contradiction is possible through an understanding of the internal connection between the individual rights of private persons and the public autonomy of citizens who participate in making the laws. (Habermas 1994).3 This paper attempts resolve the issue by implementing ethical educational purposes within an independent democratic framework borrowing from the intellectual heritage of western liberalism, so influential in the application of positive law principles and our understanding of institutional purposes. Rights and Needs By way of introduction to Taylor’s essay, Amy Gutman argues that the ideal of human dignity points in at least two directions, the protection of basic rights and the acknowledgment of particular needs. According to Taylor, both positions are rooted in a “politics of equal recognition” that promote in different ways the ideal of equal respect,
p.114. Habermas, J. Struggles for Recognition in the Democratic Constitutional State, in Multiculturalism (1994).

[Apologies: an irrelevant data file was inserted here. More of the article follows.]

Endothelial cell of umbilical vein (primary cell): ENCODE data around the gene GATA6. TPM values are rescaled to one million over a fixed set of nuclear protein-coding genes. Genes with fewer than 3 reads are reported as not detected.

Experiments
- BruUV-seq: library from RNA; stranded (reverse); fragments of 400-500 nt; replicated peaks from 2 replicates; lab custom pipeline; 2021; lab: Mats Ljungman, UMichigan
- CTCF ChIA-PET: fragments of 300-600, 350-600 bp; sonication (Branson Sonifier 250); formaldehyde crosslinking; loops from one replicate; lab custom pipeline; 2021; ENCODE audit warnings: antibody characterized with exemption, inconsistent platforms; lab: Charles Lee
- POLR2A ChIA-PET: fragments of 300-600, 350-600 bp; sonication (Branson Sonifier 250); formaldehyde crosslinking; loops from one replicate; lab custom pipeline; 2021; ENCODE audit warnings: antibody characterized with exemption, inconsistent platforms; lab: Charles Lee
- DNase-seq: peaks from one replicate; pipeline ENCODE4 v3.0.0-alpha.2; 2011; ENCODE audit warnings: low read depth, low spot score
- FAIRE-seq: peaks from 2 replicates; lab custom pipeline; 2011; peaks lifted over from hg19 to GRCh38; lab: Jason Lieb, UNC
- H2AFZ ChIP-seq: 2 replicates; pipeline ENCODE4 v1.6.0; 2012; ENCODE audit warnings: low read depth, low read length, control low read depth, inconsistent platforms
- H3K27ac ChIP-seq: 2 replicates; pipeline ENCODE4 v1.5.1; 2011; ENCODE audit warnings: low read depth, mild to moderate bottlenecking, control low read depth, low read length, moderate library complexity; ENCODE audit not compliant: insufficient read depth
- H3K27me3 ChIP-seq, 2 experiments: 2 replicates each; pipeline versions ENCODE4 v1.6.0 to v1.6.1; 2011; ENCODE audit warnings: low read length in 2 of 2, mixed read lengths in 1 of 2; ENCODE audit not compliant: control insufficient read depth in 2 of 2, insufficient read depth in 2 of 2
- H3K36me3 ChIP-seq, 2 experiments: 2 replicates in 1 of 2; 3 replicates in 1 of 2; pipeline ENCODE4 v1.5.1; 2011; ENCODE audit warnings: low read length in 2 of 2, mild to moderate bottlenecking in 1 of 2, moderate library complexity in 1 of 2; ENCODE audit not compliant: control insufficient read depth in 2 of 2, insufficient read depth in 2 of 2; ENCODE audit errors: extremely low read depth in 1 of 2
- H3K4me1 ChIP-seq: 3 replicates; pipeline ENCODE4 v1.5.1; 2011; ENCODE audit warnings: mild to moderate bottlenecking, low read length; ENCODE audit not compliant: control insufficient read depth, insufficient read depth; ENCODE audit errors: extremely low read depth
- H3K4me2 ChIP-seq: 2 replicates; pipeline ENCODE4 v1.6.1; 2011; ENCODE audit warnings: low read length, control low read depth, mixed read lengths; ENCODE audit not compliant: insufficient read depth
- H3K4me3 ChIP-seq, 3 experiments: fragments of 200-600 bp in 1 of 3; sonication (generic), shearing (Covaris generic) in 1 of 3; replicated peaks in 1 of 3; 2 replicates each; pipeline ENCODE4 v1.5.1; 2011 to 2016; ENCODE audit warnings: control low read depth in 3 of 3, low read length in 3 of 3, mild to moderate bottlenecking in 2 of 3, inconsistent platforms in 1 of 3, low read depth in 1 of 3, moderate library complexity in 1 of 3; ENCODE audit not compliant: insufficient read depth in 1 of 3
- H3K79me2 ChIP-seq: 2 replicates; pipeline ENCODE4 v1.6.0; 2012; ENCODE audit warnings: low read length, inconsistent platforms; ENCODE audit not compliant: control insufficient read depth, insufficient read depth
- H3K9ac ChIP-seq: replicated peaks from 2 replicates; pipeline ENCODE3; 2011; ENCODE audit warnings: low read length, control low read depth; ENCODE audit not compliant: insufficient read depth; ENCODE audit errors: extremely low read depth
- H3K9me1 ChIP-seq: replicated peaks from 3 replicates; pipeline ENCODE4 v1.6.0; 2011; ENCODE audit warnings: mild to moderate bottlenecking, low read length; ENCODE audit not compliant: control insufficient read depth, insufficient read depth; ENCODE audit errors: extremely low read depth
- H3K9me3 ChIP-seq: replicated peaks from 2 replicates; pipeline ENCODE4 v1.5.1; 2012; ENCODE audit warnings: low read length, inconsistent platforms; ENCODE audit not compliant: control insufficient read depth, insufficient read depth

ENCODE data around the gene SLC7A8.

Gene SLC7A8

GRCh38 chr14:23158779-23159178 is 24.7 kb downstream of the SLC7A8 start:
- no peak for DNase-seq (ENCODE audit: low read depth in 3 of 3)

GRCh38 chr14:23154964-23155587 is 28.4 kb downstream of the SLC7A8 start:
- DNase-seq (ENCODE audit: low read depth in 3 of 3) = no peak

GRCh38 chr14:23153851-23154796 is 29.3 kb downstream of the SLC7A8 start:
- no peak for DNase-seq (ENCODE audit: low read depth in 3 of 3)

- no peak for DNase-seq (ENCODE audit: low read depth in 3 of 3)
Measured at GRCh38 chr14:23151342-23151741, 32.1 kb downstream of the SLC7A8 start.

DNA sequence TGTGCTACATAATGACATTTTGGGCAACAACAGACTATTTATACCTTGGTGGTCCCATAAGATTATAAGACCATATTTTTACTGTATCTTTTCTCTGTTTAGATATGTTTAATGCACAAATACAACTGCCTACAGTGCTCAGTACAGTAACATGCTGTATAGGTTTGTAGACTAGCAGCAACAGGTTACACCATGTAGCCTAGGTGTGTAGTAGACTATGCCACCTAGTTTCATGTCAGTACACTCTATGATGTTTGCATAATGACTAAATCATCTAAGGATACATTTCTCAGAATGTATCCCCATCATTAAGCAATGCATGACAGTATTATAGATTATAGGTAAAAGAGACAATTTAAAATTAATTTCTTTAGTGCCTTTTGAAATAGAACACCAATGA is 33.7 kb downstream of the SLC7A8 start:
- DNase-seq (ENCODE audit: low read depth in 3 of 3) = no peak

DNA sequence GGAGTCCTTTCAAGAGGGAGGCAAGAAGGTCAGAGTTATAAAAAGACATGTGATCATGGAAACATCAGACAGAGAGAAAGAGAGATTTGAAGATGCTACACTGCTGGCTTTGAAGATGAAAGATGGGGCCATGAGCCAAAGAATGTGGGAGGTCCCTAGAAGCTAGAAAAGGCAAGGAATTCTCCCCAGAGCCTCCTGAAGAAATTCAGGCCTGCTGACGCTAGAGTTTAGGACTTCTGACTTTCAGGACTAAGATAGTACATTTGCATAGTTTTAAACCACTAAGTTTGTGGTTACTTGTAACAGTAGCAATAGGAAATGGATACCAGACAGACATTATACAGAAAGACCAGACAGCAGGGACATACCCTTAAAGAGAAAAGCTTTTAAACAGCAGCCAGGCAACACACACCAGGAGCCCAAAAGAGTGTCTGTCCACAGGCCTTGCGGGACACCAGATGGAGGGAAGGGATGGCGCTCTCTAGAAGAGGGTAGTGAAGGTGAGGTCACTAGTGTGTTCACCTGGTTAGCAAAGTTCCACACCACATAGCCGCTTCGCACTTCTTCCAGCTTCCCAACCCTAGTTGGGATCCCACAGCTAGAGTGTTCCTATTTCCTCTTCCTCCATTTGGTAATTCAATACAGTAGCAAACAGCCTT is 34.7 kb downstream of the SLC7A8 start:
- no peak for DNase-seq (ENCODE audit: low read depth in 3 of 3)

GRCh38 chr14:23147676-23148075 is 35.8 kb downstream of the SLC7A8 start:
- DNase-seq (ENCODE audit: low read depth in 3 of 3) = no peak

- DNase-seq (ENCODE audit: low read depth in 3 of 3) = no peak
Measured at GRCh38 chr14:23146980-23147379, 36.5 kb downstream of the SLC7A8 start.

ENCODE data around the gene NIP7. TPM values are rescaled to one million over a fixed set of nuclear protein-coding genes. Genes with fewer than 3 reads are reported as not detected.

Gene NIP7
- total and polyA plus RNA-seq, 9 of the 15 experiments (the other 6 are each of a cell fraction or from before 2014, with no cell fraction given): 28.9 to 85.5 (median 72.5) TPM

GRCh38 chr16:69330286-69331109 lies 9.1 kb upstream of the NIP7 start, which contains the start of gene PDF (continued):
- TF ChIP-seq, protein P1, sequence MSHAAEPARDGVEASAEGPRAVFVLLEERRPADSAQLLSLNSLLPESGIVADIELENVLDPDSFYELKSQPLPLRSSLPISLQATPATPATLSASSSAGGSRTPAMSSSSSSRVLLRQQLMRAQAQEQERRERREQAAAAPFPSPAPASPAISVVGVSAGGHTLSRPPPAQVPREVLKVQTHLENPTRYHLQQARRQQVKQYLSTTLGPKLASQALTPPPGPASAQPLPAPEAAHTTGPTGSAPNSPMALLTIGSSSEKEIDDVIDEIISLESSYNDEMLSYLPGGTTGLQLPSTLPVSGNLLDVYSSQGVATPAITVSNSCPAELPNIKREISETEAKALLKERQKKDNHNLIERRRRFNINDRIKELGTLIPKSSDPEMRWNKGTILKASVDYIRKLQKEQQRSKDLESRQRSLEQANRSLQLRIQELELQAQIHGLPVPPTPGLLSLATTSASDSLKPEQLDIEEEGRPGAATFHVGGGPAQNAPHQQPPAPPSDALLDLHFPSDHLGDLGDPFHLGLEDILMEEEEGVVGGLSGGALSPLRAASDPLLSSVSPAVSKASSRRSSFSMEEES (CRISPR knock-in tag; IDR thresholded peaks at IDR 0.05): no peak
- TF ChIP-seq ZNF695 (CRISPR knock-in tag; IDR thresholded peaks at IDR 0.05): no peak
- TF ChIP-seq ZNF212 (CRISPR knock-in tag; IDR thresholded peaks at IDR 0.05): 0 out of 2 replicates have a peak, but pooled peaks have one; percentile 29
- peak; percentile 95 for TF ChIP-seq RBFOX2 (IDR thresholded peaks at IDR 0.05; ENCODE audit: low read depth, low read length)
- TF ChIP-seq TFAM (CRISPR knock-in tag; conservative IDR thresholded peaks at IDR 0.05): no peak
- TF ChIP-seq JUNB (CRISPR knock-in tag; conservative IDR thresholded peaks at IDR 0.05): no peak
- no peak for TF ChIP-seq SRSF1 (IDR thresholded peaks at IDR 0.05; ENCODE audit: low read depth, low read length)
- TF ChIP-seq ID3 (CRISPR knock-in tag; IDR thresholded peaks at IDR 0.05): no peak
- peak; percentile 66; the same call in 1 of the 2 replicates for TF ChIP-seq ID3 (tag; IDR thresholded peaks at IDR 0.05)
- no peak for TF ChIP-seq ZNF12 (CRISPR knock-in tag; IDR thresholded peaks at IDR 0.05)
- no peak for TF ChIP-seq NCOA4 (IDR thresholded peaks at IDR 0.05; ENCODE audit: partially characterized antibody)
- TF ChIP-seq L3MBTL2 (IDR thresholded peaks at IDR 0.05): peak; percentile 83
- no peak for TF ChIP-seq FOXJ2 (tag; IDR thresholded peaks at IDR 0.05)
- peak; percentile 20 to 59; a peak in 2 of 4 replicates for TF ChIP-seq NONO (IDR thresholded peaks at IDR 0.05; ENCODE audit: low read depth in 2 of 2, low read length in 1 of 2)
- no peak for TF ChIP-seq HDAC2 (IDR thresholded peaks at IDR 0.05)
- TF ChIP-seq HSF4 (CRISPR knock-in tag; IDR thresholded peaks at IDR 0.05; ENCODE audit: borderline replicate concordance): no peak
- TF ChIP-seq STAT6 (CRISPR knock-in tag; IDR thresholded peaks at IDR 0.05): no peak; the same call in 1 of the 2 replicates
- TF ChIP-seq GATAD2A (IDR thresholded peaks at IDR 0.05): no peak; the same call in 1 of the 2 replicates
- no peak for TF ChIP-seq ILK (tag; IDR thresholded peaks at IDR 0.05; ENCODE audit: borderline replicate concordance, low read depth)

expressed as the difference between treating people in a differenceblind fashion versus agreeing on a special status for minorities whose identity may be threatened within an adverse dominant culture. The first type of Liberalism (Liberalism 1), based on a “politics of dignity” is given expression by constitutional guarantees in the form of universal individual basic rights. In this view, the role of the state is to be neutral between competing conceptions of the good life and may not promote particular cultural or religious projects but must deal equally with all. They argue that “equality” between people is ensured through the application of uniform rights and entitlements that provide a framework for equal citizenship. In this view, human dignity consists largely in the ability of each person to determine for themselves a conception of the good life. Here, the notion of dignity is used in a different manner then I intend to use it in this paper. The second type of liberalism (Liberalism 2) has its foundations in a “politics of difference” and as such advocates for public recognition of a particular cultural or religious identity in order to protect or promote a specific difference, as given by the example of Quebec’s language laws that exist notwithstanding federal laws that protect freedom of expression in Canada. A “politics of difference” argues that the application of difference-blind standards favours the majority culture, and therefore they are willing to promote collective goals in favour of marginalized groups at the expense of the principle of equal treatment and non-discrimination so popular in a “politics of dignity.” Liberalism 1 is satisfied with the promotion of individual equal rights as the means to protect universal human dignity and to realize universal human potential, while Liberalism 2 suggests that recognition 4